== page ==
Cargill found sustainability concerns influence purchase decisions across demographic groups, with younger consumers, age 18-34, most attuned to these issues. Among this cohort, 76% acknowledged sustainability has become more important to them in the past year when choosing chocolate products, with just over half of these Gen Z and millennial shoppers reporting a corresponding uptick in sustainable product purchases.
Within the chocolate space, consumers’ affinity for products perceived as sustainable was even more apparent. While flavour and price remain the top two considerations for these purchases, survey respondents ranked environmental and social sustainability on par with factors like nutritional value, brand name and previous product trial.
Given the breadth of issues encompassed by sustainability-linked initiatives, the research dug into consumers’ highest concerns related to chocolate products. Child labour topped the list, followed closely by farmer income and deforestation. It found that companies’ commitments in these areas had a positive impact on brand perceptions, with consumers viewing brands who would make these investments as more premium, trustworthy and of higher quality, among others.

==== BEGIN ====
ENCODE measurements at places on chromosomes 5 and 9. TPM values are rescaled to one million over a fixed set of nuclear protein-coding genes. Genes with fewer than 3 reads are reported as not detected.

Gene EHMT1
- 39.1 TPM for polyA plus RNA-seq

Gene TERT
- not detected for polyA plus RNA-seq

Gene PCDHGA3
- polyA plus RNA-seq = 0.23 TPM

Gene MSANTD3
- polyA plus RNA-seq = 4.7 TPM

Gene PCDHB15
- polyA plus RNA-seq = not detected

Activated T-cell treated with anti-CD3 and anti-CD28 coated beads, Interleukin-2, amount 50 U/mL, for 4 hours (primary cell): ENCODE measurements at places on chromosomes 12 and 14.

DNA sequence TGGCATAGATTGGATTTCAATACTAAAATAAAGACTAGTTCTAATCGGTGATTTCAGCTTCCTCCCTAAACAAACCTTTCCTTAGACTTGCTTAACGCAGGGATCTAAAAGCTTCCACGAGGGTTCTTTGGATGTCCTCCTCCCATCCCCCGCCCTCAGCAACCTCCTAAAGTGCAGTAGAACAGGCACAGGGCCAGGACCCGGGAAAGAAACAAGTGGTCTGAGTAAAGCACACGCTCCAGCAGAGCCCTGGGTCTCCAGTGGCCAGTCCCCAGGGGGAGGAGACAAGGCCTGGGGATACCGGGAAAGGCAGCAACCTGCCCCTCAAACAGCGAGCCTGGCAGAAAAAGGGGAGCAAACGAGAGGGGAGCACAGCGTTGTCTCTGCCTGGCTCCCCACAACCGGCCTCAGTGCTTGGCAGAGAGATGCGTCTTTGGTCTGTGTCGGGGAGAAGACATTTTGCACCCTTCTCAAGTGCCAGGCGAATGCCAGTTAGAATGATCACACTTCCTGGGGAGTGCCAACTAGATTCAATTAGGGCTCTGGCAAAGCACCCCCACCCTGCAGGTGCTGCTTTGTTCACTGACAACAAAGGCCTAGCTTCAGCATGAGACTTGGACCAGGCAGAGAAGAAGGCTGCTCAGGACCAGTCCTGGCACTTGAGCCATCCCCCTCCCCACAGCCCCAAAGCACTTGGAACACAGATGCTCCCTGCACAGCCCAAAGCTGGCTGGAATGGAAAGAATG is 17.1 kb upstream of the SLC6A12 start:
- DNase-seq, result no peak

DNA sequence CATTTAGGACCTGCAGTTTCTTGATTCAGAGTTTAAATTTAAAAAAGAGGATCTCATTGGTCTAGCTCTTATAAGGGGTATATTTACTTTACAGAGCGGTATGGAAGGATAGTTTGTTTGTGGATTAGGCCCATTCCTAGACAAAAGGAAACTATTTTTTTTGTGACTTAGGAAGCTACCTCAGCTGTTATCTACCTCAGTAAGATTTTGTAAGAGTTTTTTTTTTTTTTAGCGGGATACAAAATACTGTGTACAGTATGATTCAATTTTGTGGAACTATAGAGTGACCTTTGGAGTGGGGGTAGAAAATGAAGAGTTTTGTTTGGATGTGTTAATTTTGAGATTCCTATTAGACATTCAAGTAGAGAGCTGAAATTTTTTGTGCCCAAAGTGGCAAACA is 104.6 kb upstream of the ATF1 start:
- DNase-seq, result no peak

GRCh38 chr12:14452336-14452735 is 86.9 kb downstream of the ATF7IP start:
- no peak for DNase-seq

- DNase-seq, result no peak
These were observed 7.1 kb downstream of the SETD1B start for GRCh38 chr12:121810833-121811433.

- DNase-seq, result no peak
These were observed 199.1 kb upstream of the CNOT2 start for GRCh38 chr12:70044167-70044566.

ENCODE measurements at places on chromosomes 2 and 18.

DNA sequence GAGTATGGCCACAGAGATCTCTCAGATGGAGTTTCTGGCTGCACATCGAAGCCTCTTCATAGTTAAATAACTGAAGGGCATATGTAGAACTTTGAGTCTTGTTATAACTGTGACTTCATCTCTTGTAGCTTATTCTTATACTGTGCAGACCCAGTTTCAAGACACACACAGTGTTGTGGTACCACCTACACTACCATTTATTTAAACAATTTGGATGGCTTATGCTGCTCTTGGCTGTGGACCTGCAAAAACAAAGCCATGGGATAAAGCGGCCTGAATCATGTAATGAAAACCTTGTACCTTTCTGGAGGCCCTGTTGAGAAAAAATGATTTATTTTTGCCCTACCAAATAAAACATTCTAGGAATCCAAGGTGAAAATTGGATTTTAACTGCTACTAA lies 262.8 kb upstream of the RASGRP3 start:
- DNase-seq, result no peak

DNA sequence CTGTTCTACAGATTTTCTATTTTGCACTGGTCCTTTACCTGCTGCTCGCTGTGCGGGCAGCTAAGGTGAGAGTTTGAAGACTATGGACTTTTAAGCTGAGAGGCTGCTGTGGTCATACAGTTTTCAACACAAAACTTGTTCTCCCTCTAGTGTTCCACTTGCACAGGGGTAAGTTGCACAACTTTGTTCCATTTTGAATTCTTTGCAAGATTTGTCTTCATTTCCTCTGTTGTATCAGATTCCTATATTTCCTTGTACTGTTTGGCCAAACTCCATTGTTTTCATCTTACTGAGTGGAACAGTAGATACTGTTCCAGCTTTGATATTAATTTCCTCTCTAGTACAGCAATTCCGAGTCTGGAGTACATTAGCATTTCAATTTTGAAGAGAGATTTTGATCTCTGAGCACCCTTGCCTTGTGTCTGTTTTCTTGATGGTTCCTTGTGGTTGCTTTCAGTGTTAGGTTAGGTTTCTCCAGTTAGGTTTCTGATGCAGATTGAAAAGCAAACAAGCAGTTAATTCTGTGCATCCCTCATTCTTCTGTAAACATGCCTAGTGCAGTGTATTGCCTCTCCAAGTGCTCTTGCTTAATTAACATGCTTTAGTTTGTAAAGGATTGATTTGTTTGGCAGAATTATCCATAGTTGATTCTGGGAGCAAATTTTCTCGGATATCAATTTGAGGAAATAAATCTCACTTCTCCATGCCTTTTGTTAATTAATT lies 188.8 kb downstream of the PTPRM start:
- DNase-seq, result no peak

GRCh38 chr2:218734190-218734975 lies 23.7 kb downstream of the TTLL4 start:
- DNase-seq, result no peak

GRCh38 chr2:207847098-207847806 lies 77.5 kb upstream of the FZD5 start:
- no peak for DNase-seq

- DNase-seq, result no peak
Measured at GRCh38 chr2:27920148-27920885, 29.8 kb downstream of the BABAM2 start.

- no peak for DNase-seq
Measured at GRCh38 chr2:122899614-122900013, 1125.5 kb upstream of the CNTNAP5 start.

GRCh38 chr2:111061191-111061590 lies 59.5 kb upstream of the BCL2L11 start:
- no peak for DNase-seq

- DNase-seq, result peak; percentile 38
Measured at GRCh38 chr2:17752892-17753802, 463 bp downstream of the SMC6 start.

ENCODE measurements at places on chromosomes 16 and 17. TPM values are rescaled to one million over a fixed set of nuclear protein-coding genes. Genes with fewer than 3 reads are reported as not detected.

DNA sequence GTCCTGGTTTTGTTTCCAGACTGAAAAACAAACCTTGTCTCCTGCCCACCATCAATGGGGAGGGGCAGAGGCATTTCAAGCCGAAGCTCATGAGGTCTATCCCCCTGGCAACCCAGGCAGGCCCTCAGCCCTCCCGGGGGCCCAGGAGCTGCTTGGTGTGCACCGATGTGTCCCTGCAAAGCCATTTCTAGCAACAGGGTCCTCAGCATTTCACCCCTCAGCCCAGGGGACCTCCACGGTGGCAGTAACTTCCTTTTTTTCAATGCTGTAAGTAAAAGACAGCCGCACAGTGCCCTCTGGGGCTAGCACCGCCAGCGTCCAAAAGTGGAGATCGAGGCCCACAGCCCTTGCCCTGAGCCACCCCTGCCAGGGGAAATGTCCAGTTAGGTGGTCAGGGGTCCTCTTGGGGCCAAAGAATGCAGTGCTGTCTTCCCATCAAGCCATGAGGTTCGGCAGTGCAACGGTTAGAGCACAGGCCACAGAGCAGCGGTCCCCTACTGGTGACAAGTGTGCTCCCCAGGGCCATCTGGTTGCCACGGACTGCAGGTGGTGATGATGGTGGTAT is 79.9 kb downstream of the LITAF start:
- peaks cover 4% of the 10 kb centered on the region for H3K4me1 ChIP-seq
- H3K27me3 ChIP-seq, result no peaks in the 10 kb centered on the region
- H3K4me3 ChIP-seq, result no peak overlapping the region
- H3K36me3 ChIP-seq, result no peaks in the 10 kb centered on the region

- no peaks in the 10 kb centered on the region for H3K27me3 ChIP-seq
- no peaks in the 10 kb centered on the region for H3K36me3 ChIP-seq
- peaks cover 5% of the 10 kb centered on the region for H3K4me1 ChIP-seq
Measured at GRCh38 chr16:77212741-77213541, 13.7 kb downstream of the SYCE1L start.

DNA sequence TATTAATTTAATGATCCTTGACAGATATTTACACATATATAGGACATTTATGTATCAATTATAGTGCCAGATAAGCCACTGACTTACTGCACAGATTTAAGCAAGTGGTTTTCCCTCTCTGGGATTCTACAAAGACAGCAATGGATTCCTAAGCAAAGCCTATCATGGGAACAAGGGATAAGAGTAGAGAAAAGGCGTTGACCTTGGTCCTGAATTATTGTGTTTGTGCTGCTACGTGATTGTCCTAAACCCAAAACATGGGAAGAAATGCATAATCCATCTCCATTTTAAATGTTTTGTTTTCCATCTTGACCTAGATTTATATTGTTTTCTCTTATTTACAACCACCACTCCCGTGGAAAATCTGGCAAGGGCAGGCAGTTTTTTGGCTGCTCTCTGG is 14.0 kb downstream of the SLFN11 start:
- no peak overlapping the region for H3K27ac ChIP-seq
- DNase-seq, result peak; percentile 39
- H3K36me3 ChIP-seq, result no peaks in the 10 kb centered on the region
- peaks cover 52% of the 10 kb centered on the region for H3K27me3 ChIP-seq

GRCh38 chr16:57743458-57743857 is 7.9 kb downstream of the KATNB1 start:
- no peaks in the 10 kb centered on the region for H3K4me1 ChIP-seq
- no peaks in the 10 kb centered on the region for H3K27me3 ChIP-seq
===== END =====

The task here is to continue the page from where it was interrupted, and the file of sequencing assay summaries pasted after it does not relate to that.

Despite the importance of sustainability in product decisions, consumers cited limited product availability – along with challenges determining which products are sustainable – as key barriers to purchasing sustainably sourced products. Those concerns ranked above factors such as higher price and trust in sustainability claims. Further, the majority of consumers, 68%, said they would pay more for a chocolate product made with sustainable cocoa. Consumers also indicated they were more willing to pay a premium for chocolate products with sustainability claims as compared to those made with less sugar, single origin cocoa or even organic claims.
“Sustainability is rising in importance across a broad range of consumers, providing an opportunity for brands to elevate their existing commitments and invest in initiatives that truly resonate with their customers,” comments Boetje. “At Cargill, we operate in the middle of the supply chain, creating a bridge between the cocoa-producing countries and our customers that produce consumer products. As a result, we are well positioned to support food and beverage manufacturers’ sustainability commitments and collaborate on initiatives that reflect their customers’ priorities. We can help reinforce their brand values and bring their sustainability goals to life with assets that communicate in an engaging way.”
Scaling up sustainability programming for transformative impact